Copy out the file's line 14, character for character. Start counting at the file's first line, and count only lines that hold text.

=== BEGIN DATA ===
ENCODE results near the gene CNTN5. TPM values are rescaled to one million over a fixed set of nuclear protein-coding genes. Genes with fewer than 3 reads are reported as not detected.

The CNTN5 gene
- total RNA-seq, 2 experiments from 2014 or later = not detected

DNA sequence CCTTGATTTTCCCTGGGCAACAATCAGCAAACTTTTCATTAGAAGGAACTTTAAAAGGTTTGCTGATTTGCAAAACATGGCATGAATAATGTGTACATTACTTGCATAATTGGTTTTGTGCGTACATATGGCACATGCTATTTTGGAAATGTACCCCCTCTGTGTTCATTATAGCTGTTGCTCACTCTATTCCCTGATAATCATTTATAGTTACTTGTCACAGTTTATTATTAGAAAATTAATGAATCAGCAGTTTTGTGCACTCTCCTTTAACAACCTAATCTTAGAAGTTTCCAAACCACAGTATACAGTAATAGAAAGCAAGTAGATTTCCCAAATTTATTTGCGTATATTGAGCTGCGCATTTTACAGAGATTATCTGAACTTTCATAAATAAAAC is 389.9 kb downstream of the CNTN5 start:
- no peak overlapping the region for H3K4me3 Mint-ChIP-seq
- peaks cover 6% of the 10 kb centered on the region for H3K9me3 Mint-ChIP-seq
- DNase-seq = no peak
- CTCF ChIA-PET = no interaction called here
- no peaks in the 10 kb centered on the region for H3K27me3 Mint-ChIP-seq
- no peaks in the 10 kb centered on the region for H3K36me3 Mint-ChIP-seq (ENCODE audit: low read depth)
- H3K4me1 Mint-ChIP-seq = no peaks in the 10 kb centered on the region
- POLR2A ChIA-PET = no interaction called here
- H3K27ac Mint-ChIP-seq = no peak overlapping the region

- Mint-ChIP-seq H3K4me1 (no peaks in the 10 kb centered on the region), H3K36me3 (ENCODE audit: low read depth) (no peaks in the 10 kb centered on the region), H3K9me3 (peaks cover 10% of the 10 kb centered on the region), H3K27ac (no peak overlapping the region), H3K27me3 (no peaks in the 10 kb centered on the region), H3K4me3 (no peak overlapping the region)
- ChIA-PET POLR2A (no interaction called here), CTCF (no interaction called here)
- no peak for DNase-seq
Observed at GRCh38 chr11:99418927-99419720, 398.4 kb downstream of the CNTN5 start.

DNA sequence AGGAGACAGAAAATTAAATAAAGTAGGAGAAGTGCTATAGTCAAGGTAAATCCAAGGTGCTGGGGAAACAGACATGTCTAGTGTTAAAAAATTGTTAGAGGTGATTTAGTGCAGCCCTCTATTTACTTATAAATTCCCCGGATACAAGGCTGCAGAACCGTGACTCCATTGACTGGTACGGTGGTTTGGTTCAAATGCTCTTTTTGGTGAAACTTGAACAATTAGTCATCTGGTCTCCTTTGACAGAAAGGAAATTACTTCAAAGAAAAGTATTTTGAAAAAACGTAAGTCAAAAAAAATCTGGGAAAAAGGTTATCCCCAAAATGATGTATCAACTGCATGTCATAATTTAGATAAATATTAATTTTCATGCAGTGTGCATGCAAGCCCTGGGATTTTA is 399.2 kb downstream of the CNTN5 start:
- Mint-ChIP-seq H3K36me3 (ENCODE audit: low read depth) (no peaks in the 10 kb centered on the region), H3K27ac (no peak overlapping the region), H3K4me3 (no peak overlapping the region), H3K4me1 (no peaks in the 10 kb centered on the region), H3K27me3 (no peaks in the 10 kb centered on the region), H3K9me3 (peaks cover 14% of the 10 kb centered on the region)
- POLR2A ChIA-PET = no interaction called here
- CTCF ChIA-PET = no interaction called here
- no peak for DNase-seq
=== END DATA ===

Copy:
- Mint-ChIP-seq H3K4me1 (no peaks in the 10 kb centered on the region), H3K36me3 (ENCODE audit: low read depth) (no peaks in the 10 kb centered on the region), H3K9me3 (peaks cover 10% of the 10 kb centered on the region), H3K27ac (no peak overlapping the region), H3K27me3 (no peaks in the 10 kb centered on the region), H3K4me3 (no peak overlapping the region)